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Wide-open Kentucky Derby field is 'a nice group of horses'

There is no standout as there was last year, but five-time Derby winner Bob Baffert has three of the top horses in the race.

Kentucky Derby entrant Code of Honor waits to

Kentucky Derby entrant Code of Honor waits to take a trip over the track at Churchill Downs on May 2, 2019, in Louisville. Photo Credit: AP/Charlie Riedel

LOUISVILLE, Ky.— Unlike last spring, there’s no 3-year-old dazzling the racing world with his potential and his presence the way Justify did. The most popular adjective attached to Saturday’s 145th Kentucky Derby is “wide-open.” Few handicappers will dispute that in a 19-horse race with no standout and plenty of disagreement.

Adding to the chaos is that for the third consecutive year, the Derby will be run on a wet track. On Friday morning, it was raining hard at Churchill Downs, and weather.com was calling for an 80-percent chance of rain for Saturday. Sunday, not surprisingly, is supposed to be clear.

Mr. Derby, five-time winner Bob Baffert, is running the top three betting choices — the Santa Anita Derby winner, Roadster; last season’s 2-year-old champion, Game Winner, and the quick but temperamental Improbable. The 4-1 morning-line favorite originally was Omaha Beach, but he was scratched Wednesday because of a throat problem. Mike Battaglia’s revised odds made Game Winner the 9-2 favorite, with Roadster and Improbable the co-second choices at 5-1.

"I think it’s a nice group of horses,” Baffert said, “but none of them are really popping off the screen. Whoever gets the trip is going to win it.

"It’s a different feel from last year and with [2015 Triple Crown winner] American Pharoah. Last year with Justify I knew I had the horse, I just needed some luck. It was my race to lose, so there was more pressure. I’ve got three nice horses this year, but there’s a lot of parity. There’s about 10 horses who look pretty good.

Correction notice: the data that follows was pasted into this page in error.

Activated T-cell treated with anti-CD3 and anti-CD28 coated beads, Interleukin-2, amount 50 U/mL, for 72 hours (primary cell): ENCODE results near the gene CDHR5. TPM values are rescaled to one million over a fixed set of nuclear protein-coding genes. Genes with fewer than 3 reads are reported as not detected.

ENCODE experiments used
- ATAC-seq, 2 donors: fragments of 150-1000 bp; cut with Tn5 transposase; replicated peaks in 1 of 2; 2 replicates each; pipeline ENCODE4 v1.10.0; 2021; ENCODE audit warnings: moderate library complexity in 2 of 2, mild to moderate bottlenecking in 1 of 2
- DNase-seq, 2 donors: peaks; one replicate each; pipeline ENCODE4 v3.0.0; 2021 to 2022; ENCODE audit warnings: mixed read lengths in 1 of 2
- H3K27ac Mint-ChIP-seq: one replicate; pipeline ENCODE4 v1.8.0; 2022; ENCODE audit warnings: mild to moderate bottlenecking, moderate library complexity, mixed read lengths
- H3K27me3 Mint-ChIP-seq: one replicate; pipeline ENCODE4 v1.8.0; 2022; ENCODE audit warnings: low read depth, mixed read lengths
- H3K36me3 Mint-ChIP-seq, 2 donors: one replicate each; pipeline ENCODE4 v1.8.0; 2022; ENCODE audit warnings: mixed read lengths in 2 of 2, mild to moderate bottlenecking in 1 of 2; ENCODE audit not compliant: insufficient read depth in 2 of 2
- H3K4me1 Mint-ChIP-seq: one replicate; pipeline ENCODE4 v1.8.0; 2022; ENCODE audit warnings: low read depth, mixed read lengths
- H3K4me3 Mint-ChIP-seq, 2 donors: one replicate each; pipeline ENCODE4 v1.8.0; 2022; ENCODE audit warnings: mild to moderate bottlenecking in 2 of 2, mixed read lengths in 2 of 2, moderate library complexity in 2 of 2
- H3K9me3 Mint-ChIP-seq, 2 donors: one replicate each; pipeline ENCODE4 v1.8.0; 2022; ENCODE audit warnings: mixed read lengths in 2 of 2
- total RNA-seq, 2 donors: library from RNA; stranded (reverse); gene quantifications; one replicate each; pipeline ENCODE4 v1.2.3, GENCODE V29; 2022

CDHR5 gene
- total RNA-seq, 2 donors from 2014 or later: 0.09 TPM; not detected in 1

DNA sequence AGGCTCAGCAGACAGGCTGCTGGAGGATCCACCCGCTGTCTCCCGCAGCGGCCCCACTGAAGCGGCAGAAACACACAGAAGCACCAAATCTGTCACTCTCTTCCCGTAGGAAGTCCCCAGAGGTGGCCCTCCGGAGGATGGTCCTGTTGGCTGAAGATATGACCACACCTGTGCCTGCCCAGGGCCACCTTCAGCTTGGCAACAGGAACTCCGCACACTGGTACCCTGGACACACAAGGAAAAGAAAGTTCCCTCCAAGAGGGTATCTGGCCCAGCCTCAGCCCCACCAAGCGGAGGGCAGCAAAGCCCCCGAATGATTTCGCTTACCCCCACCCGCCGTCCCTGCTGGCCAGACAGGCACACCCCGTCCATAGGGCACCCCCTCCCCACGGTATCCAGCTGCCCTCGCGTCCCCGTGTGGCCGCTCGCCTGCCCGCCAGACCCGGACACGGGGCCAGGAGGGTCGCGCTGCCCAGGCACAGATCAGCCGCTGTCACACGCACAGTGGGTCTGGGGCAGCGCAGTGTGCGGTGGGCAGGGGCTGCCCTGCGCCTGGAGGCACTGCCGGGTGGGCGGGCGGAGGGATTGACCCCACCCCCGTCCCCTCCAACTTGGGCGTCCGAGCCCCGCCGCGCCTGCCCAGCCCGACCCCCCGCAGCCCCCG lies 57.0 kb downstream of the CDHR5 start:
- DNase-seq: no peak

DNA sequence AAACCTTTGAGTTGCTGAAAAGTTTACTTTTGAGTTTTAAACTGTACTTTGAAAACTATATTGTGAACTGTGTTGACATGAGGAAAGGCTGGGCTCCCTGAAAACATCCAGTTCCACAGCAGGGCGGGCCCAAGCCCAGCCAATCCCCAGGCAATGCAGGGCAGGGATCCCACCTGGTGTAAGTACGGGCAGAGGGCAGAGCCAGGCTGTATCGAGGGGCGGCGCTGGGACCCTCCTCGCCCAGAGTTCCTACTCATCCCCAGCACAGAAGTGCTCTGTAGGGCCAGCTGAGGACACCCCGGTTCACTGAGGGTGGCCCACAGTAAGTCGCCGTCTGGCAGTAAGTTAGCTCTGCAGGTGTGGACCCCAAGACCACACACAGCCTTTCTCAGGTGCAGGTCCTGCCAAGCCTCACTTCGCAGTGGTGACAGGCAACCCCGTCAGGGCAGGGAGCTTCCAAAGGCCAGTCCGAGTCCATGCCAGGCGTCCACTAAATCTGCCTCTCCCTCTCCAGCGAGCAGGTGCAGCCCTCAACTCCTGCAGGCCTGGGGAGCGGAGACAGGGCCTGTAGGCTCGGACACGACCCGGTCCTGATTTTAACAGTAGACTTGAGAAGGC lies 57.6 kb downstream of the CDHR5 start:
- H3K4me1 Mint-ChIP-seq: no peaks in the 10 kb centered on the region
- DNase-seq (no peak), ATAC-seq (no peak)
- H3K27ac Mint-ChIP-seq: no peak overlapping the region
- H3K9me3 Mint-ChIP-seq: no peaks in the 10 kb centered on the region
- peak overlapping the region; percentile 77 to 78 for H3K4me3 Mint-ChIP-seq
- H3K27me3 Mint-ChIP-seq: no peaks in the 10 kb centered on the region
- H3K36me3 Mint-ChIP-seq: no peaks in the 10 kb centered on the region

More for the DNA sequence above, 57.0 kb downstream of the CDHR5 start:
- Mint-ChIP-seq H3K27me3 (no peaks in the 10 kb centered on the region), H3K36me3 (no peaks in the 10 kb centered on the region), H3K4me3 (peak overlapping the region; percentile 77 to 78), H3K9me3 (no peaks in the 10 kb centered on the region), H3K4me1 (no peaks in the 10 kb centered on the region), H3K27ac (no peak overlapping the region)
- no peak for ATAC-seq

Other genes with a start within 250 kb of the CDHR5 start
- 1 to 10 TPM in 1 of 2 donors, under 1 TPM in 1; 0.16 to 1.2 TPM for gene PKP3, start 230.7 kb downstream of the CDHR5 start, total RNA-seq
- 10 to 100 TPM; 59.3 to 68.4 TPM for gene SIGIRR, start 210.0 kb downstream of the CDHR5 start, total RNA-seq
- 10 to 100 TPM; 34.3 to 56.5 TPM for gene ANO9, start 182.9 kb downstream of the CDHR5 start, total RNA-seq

Ten might be a stretch, but settling on a four-horse exacta box will be a serious challenge. Besides Baffert’s trio, among the leading candidates is trainer Bill Mott’s Tacitus, who won the Wood Memorial despite a rough trip. Tacitus (8-1) is impeccably bred for the 1¼-mile Derby distance (by top sire Tapit out of the champion mare Close Hatches). Tacitus has the rare ability to make a sweeping move on the far turn, a surge that often blows open the Derby.

Then there’s the field’s only unbeaten horse, trainer Jason Servis’ 4-for-4 Maximum Security, a former $16,000 maiden claimer who stole the Florida Derby on an easy lead. “That horse, he’s kind of a freak,” Baffert said. Maximum Security (8-1) has some believers, and it’s foolish to disregard a colt who’s never lost, but don’t expect Luis Saez to get away with fractions of 48 4/5 seconds and 1:12 4/5.

Fun facts: The Derby favorite won the last six years, and Orb, California Chrome, American Pharoah, Nyquist, Always Dreaming and Justify each won his final prep. So maybe the smart move would be to go against the grain of this supposedly wide-open Derby by boxing four of the top betting choices.

OK, boring, right? It’s a Derby tradition for many players to stab at the score of a lifetime, trying to convince themselves that slow, outclassed horses have a chance. Fourteen in this field are double-digit odds, and 10 are 20-1 or higher. Shrewd handicappers won’t hesitate to throw out pretenders whose speed numbers and class ratings don’t measure up.

The temptation for small players will be to bet a little, dreaming of getting back a lot, on three or four longshots, or maybe more. Chances are excellent that those tickets will be good only for recycling, but if you bet just once a year, fire away. Derby Day is also amateur day, so have fun.

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